Climate change can act as a threat multiplier to human healthKey Impacts for Africa
Despite their high diversity, many African countries are particularly vulnerable to the impacts of climate change and face multiple challenges such as poverty, food insecurity, conflicts and ecosystem degradation, based on findings from the . Africa interacts with these conditions and other megatrends such as rapid population growth and urbanization to create high risks for both rural and urban populations:
Already under current climate conditions, extreme heat poses a substantial challenge to agricultural production, human health and labor productivity. These risks will grow substantially under increasing warming; under 2°C warming African countries may regularly experience heat waves that are have been highly unusual under historic conditions.
Existing stress on water resources in Africa will be amplified by climate change. Under extreme climate change scenarios, parts of southern and west Africa may see decreases in groundwater recharge rates of 50–70%, and extremely dry areas may expand by 10% compared to their current extent.
Climate change will compromise Africa’s agricultural productivity, which will have strong adverse effects on food security for a rapidly growing population. Already at warming levels of less than 2°C, total crop production could be reduced by 10% . In addition, food security in Africa is at risk of climate impacts elsewhere: Crop export bans of major producing regions as a result of droughts or other climate impacts could put 180 Million people in Africa at risk.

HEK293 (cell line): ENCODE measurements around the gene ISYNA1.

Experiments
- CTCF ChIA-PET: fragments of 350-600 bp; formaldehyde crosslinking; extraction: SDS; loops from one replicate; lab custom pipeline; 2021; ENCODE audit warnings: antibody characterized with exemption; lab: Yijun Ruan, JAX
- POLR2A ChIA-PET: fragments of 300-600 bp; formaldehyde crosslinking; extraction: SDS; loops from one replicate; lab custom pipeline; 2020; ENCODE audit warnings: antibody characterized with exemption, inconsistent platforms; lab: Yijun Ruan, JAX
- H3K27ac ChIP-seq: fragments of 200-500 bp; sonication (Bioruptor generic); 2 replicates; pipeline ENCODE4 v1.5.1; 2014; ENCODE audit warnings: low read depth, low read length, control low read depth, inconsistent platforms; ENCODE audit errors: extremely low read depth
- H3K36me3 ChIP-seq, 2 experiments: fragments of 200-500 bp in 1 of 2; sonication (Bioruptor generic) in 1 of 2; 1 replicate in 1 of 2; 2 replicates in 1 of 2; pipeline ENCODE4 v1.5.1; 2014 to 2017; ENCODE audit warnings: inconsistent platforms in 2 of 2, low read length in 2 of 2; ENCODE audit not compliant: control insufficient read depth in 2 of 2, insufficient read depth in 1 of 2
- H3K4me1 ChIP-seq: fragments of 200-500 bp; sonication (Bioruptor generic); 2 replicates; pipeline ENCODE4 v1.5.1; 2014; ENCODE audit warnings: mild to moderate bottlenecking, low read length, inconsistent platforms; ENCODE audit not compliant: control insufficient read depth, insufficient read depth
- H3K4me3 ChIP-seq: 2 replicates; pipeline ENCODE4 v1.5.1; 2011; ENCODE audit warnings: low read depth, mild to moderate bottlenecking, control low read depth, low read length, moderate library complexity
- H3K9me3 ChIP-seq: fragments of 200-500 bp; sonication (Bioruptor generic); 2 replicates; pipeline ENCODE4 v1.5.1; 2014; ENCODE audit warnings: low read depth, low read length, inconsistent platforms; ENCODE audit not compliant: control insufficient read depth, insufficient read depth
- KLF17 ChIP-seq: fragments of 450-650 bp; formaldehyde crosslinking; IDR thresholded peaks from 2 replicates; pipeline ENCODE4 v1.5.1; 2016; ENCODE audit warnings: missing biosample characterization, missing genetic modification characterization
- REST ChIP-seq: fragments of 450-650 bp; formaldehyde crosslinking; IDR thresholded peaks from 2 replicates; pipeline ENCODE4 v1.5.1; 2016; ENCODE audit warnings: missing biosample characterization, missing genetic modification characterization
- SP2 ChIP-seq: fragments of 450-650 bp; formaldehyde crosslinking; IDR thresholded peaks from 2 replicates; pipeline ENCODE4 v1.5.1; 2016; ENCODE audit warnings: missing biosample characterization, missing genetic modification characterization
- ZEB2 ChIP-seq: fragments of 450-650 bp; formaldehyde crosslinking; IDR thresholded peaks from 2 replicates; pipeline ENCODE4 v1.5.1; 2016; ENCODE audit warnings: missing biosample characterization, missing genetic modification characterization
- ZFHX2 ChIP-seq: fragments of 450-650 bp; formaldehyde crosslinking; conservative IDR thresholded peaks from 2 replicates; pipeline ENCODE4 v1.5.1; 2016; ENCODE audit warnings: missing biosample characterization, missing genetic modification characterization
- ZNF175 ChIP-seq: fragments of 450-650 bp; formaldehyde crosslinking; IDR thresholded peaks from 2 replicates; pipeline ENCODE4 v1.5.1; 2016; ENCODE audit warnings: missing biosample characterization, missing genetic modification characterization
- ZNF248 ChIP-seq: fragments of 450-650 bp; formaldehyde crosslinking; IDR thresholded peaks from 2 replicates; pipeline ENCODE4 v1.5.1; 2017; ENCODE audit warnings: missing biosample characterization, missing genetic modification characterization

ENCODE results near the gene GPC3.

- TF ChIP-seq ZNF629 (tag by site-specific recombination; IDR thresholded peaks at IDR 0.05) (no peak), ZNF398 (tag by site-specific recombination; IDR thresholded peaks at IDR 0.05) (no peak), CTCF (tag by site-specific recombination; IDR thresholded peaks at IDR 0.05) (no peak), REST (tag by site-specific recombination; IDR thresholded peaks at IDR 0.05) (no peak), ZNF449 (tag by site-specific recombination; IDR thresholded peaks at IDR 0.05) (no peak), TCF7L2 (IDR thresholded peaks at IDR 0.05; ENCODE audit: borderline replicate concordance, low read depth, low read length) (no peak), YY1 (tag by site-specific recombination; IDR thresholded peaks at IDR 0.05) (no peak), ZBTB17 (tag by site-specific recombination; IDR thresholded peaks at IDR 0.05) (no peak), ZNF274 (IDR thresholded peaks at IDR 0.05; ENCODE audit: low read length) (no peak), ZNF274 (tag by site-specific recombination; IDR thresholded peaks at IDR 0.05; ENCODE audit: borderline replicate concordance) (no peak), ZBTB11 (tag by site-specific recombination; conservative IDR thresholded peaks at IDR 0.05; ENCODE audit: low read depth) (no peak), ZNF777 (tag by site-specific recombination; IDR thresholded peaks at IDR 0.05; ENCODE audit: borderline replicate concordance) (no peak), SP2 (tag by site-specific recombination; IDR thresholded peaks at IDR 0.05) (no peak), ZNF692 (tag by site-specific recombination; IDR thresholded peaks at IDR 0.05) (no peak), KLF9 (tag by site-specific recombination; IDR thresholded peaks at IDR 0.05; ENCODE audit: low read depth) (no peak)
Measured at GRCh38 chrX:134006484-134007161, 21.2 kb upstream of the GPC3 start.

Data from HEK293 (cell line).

Climate change can act as a threat multiplier to human health
Climate change acts as a threat multiplier to many health risks, including insufficient access to clean water as water resources decline, food insecurity as crop yields decline and vector-borne diseases such as malaria spreading into previously unaffected areas.
The increasing burden of malnutrition is likely to have affect children the most, with lasting effects on educational attainment and labor productivity.
Limiting warming to 1.5°C can greatly reduce the impacts of climate change for Africa. When compared to a scenario with warming of 2°C, the length of future heat waves under 1.5°C would be 50% shorter and the risks for crop production would be halved. These impact reductions would be even greater if compared to higher levels of warming.